Nearby attractions include the Dean Heritage Centre, Soudley Ponds and the Blaize Bailey viewpoint. Activities at the Dean Heritage Centre include chain-saw wood carving and courses on manual wood turning to make items such as chairs and candlestick holders. There are also many educational resources available on site and, as a result, the Centre is regularly frequented by schools from the local area and Wales.
A long-standing tradition in the village is that of the Christmas Penny. Many years ago,[vague] when the village was a hub for coal mining, a local businessman wanted to return something to the (not particularly wealthy) local residents. He decided that on Christmas Day he would allow all the children to come to the village hall and would give them each a penny as a gift. This tradition lives on to this day and on Christmas morning many residents head down to the village hall to receive their penny. This is always accompanied by a small Christmas service with singing and small performances.
The Severn Estuary has the second highest tidal range in the world, giving rise to the famous Severn Bore tidal wave that occurs around the Spring and Autumn equinox. River surfers flock from all over to ride the famous wave which can best viewed from Minsterworth. Salmon fishing was quite common practice using nets and also using Puts or putchers. Which is a type of fish trap in the form of a conical basket, similar in appearance to a five-foot ice-cream cone. Putchers are placed in rows, standing four or five high, in a wooden “rank” set out against the incoming and/or outgoing tides.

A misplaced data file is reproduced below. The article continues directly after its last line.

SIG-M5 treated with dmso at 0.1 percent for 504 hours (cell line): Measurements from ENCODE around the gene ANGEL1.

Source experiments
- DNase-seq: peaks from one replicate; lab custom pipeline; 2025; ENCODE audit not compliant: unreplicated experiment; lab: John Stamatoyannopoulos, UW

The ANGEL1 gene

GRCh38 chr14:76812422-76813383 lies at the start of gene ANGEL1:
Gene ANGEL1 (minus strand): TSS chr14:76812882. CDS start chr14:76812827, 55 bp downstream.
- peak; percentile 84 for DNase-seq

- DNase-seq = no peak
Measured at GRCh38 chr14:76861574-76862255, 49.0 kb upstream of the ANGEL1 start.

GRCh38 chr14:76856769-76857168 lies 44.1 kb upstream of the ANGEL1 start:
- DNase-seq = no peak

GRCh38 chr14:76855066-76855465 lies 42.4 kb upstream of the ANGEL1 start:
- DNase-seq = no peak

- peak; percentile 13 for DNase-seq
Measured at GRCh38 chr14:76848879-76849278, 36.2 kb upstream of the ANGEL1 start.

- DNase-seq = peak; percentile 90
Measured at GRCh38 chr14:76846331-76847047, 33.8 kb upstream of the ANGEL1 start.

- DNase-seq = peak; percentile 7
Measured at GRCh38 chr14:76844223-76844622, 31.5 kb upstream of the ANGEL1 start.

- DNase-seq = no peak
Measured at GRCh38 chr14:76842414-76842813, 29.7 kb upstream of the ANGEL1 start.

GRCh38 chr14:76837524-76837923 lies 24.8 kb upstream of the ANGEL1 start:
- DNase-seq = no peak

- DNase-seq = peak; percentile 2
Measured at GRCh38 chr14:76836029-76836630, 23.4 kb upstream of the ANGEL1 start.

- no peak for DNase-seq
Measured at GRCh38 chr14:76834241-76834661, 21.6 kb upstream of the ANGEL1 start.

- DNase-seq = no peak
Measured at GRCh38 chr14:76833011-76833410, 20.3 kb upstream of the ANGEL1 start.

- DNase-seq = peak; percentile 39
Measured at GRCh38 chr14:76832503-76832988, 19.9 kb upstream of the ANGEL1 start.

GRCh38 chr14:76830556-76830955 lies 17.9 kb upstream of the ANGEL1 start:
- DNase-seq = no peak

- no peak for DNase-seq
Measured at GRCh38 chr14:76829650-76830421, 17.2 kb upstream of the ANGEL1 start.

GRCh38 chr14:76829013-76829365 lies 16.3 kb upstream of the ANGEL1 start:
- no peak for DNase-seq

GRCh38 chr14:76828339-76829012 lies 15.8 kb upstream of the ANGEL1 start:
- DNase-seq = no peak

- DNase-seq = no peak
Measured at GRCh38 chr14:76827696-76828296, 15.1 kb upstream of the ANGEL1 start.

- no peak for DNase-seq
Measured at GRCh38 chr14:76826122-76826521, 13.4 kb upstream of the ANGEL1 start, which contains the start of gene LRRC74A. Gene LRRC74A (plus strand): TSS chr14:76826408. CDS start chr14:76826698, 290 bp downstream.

As a method of fish capture, putcher fishing is peculiar to the River Severn in Great Britain and is believed to be of prehistoric design. Traditionally the putcher was made of hazel rods with withy (willow) plait, both materials being grown locally on the Caldicot and Wentloog Levels. Modern baskets made of steel or aluminium wire were introduced and took over the willow baskets.